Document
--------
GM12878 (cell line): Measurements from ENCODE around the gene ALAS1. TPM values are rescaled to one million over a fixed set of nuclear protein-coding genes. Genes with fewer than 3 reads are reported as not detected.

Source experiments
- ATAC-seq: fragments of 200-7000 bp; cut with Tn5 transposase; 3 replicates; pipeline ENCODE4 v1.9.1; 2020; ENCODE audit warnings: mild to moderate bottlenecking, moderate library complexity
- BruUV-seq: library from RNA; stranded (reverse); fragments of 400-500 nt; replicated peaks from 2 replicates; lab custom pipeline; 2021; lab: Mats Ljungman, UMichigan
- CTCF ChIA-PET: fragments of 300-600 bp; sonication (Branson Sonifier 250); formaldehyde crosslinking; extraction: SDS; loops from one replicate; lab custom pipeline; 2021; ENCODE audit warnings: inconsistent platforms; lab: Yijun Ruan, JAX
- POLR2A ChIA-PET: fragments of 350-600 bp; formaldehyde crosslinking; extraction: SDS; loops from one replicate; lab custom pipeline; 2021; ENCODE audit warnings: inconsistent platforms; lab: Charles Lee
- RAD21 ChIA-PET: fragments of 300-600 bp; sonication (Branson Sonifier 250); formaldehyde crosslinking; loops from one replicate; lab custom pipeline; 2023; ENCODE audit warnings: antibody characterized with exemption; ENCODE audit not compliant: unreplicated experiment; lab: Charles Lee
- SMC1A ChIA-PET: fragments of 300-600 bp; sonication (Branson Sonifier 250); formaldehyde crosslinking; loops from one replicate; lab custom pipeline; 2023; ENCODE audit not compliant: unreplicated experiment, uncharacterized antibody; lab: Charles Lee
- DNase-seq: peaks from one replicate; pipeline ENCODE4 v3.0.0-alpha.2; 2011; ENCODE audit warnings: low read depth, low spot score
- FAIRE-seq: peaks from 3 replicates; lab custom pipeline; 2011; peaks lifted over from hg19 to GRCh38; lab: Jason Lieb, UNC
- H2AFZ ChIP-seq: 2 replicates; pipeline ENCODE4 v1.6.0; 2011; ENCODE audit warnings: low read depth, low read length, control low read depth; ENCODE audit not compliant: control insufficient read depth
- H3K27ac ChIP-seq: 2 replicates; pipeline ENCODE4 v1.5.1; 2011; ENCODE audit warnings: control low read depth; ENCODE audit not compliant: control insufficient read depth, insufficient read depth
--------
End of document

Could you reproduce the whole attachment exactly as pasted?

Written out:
GM12878 (cell line): Measurements from ENCODE around the gene ALAS1. TPM values are rescaled to one million over a fixed set of nuclear protein-coding genes. Genes with fewer than 3 reads are reported as not detected.

Source experiments
- ATAC-seq: fragments of 200-7000 bp; cut with Tn5 transposase; 3 replicates; pipeline ENCODE4 v1.9.1; 2020; ENCODE audit warnings: mild to moderate bottlenecking, moderate library complexity
- BruUV-seq: library from RNA; stranded (reverse); fragments of 400-500 nt; replicated peaks from 2 replicates; lab custom pipeline; 2021; lab: Mats Ljungman, UMichigan
- CTCF ChIA-PET: fragments of 300-600 bp; sonication (Branson Sonifier 250); formaldehyde crosslinking; extraction: SDS; loops from one replicate; lab custom pipeline; 2021; ENCODE audit warnings: inconsistent platforms; lab: Yijun Ruan, JAX
- POLR2A ChIA-PET: fragments of 350-600 bp; formaldehyde crosslinking; extraction: SDS; loops from one replicate; lab custom pipeline; 2021; ENCODE audit warnings: inconsistent platforms; lab: Charles Lee
- RAD21 ChIA-PET: fragments of 300-600 bp; sonication (Branson Sonifier 250); formaldehyde crosslinking; loops from one replicate; lab custom pipeline; 2023; ENCODE audit warnings: antibody characterized with exemption; ENCODE audit not compliant: unreplicated experiment; lab: Charles Lee
- SMC1A ChIA-PET: fragments of 300-600 bp; sonication (Branson Sonifier 250); formaldehyde crosslinking; loops from one replicate; lab custom pipeline; 2023; ENCODE audit not compliant: unreplicated experiment, uncharacterized antibody; lab: Charles Lee
- DNase-seq: peaks from one replicate; pipeline ENCODE4 v3.0.0-alpha.2; 2011; ENCODE audit warnings: low read depth, low spot score
- FAIRE-seq: peaks from 3 replicates; lab custom pipeline; 2011; peaks lifted over from hg19 to GRCh38; lab: Jason Lieb, UNC
- H2AFZ ChIP-seq: 2 replicates; pipeline ENCODE4 v1.6.0; 2011; ENCODE audit warnings: low read depth, low read length, control low read depth; ENCODE audit not compliant: control insufficient read depth
- H3K27ac ChIP-seq: 2 replicates; pipeline ENCODE4 v1.5.1; 2011; ENCODE audit warnings: control low read depth; ENCODE audit not compliant: control insufficient read depth, insufficient read depth